It is probably no surprise that churches of all denominations are having problems these days with declining membership and funding. The message and community value they brought years ago does not seem to resonate with today’s youth and the idea of just giving money to any organization is now questioned more carefully. Yes, there are always those who have been raised to appreciate tradition and may value it … or may not any longer.
Things that were once sacred may not be sacred any longer to this new generation. Part of the problem here is that they don’t accept the underlying premises. And, in fact, it might just be accurate to say that what we once thought was foundational may no longer even be accepted as fact at all.
A business person facing these questions would ask the natural question: How do we innovate? Do we need to stop wearing robes, add modern music styles, or just talk about things in today’s everyday life? These seem to be good questions, but asking them runs the risk of wrath by those who cherish tradition.
So, attempting to be innovative on things that some consider sacred is bound to create tensions. And, given another church down the road or across the street may have decided to stand on cherished tradition, you can easily imagine the migration over time. The church clinging to tradition may indeed seem to be growing … but it is very likely growing increasing out of touch with what is happening in society.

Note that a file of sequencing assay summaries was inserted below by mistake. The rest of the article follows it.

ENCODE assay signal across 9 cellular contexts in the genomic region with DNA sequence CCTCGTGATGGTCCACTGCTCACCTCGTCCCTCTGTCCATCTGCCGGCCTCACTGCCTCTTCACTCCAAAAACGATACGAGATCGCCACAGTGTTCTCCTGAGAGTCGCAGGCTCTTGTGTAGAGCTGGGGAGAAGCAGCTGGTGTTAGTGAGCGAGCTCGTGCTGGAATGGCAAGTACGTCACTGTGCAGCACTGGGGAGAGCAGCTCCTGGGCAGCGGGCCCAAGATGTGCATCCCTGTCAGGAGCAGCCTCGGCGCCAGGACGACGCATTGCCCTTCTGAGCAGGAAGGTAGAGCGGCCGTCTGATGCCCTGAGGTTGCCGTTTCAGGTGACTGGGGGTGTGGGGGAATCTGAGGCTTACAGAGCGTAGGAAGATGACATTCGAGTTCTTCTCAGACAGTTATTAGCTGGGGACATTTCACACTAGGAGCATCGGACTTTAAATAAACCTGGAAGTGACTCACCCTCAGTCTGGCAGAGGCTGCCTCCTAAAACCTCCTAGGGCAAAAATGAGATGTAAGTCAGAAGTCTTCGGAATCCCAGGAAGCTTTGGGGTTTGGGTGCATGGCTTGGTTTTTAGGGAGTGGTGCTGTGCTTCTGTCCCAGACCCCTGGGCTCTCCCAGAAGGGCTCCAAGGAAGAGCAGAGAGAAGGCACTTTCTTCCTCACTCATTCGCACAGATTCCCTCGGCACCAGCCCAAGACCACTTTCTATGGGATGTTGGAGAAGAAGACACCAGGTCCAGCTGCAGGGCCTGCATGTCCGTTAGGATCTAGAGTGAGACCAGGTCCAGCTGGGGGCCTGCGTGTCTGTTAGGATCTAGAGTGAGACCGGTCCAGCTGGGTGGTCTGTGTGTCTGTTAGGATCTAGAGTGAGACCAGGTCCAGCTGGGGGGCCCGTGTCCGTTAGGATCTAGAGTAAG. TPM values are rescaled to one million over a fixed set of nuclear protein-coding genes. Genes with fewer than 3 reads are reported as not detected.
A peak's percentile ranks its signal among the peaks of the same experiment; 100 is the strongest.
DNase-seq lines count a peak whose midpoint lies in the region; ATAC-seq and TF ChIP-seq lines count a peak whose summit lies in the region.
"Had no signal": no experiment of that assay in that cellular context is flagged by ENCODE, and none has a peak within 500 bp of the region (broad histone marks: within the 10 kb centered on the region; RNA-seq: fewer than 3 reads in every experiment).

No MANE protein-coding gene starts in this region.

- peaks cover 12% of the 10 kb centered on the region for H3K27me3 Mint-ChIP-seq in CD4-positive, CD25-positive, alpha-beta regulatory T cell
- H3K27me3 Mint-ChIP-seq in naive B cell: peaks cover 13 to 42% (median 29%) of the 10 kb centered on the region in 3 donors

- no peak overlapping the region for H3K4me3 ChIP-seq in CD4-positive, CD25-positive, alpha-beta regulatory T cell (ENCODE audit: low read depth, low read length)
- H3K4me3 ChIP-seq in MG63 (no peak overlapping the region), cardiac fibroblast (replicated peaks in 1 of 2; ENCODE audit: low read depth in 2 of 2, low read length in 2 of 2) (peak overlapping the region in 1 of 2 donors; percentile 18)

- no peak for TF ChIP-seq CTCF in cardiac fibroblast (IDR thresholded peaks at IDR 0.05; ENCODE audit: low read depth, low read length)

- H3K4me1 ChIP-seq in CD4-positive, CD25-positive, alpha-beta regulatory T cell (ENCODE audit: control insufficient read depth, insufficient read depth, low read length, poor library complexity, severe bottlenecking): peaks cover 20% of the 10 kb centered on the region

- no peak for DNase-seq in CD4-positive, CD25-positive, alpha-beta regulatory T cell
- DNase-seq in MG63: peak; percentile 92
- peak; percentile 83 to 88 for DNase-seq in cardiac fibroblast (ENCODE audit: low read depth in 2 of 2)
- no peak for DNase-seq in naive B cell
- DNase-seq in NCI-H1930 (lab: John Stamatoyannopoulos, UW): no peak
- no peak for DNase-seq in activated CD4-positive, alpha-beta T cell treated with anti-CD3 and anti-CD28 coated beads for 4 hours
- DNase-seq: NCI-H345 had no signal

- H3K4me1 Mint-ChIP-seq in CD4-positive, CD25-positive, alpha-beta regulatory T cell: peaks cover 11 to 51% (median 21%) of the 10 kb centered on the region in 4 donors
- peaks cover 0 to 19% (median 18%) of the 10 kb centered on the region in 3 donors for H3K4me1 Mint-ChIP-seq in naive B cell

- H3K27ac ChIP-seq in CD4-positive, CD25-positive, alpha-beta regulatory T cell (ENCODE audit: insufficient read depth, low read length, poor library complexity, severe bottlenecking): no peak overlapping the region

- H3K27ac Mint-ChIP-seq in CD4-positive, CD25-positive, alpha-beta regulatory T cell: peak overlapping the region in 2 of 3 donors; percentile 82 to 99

This may be interesting to watch from the sidelines, but is certainly not just rhetorically interesting if you are one of those churches trying to innovate. Churches have spent hundreds of years trying to formalize and rigidize their brands as defensible in the sea of theological alternatives non-churched people can consider. Some, most notably the megachurches, have decided that Sunday is more about performance than theology … and it seems to be working. Critics in the mainstream easily criticize them as “watering down” the truth, but those in leadership in these megachurches will point out that they offer an easy start to the unchurched.
As I watch all this I am stunned by the parallels in our world of energy policy and consumer engagement. Maybe it’s time to think of customer journey and engagement more about performance than theology.